Current Pediatrics Reports

, Volume 4, Issue 2, pp 28–34 | Cite as

Novel Uses for Three-Dimensional Printing in Congenital Heart Disease

  • Tom Loke
  • Axel Krieger
  • Craig Sable
  • Laura Olivieri
Cardiology (W Lai and W Zuckerman, Section Editors)
Part of the following topical collections:
  1. Cardiology


Congenital heart disease affects 1–2 % of the world’s population and is the leading cause of mortality among infants in the US. The diagnosis and management of congenital heart disease are largely driven by review of two-dimensional (2D) images derived from echocardiography, cardiac magnetic resonance, and cardiac computed tomography. However, congenital heart disease is a three-dimensional (3D) problem, and 2D display methods often lack critical spatial information. Cardiologists and cardiovascular surgeons rely on mental conversion of 2D data into a 3D understanding of the spatial relationships of intracardiac structures. Over the last 10 years, significant advances in 3D printing technology have made it possible to create life-like, printed models of any part of the human anatomy, including congenital heart defects. These printed models, placed in an operator’s hands, have the potential to assist in communication of the size, location, and degree of defect and aid in procedural planning. The use of 3D models has the potential to decrease operative procedure times, decrease radiation exposure in the cardiac catheterization laboratory, and overall sedation and anesthetic requirement. In addition, they have considerable educational value wherein defects can be examined from every angle, and the complex 3D relationships of cardiac structures can be displayed in three dimensions and held in the hand.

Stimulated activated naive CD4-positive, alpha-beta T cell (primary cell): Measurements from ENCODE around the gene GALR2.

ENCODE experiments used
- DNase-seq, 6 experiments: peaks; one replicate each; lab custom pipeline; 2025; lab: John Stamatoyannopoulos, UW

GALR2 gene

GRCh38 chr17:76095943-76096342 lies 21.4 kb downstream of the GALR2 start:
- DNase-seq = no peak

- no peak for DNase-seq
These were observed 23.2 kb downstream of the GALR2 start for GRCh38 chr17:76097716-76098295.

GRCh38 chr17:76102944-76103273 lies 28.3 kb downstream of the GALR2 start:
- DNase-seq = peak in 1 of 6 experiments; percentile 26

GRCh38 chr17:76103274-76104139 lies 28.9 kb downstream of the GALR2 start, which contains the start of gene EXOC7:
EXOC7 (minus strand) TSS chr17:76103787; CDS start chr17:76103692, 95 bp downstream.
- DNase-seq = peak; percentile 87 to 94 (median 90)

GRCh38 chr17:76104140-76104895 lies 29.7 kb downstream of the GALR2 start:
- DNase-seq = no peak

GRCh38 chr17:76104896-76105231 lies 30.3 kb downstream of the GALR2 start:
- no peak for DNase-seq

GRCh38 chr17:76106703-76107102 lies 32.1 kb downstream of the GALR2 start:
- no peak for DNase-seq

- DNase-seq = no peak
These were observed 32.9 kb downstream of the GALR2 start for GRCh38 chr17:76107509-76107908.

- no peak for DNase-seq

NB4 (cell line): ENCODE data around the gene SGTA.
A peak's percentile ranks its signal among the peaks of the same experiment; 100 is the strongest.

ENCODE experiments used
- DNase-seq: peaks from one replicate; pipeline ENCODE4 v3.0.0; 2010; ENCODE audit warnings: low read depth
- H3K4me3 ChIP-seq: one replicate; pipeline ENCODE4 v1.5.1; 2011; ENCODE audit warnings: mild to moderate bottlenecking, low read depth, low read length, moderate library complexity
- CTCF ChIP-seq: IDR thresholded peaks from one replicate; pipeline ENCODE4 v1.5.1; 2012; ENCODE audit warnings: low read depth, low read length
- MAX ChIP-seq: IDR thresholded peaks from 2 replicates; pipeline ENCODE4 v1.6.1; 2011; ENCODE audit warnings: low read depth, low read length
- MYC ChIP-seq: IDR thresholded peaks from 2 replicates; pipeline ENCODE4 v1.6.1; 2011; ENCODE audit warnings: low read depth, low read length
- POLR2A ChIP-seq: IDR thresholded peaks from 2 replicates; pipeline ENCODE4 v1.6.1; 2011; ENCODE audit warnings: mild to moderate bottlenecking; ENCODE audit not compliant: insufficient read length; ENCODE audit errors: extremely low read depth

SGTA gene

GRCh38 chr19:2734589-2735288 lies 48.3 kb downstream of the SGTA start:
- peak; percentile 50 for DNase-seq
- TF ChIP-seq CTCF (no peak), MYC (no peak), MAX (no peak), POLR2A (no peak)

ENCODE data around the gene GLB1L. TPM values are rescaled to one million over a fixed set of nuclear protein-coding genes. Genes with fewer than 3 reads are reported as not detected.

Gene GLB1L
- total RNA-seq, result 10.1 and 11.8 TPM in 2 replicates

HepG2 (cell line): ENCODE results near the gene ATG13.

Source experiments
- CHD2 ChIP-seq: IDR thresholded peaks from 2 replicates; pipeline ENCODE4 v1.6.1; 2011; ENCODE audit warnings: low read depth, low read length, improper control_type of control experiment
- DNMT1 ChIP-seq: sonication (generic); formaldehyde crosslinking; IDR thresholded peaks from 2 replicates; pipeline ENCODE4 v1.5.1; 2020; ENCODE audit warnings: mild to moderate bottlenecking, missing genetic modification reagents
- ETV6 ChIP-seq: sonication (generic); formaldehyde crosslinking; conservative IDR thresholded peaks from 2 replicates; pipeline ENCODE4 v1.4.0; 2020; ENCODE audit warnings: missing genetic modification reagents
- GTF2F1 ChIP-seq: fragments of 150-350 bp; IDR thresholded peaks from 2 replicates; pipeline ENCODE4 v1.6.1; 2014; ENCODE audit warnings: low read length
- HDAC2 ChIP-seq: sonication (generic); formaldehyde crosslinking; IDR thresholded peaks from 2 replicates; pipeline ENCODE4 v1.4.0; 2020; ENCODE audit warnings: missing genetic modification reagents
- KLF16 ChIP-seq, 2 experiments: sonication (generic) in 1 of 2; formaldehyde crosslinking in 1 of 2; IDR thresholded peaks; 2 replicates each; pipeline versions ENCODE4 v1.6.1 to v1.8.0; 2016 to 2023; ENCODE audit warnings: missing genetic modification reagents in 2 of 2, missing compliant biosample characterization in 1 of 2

Congenital heart disease 3D printing Cardiac surgery Cardiac imaging 


Papers of particular interest, published recently, have been highlighted as: • Of importance •• Of major importance

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Copyright information

© Springer Science + Business Media New York 2016

Authors and Affiliations

  • Tom Loke
    • 1
    • 2
  • Axel Krieger
    • 1
    • 2
  • Craig Sable
    • 1
    • 2
  • Laura Olivieri
    • 1
    • 2
  1. 1.Division of CardiologyChildren’s National Health SystemWashingtonUSA
  2. 2.The Sheikh Zayed Institute for Surgical InnovationChildren’s National Health SystemWashingtonUSA

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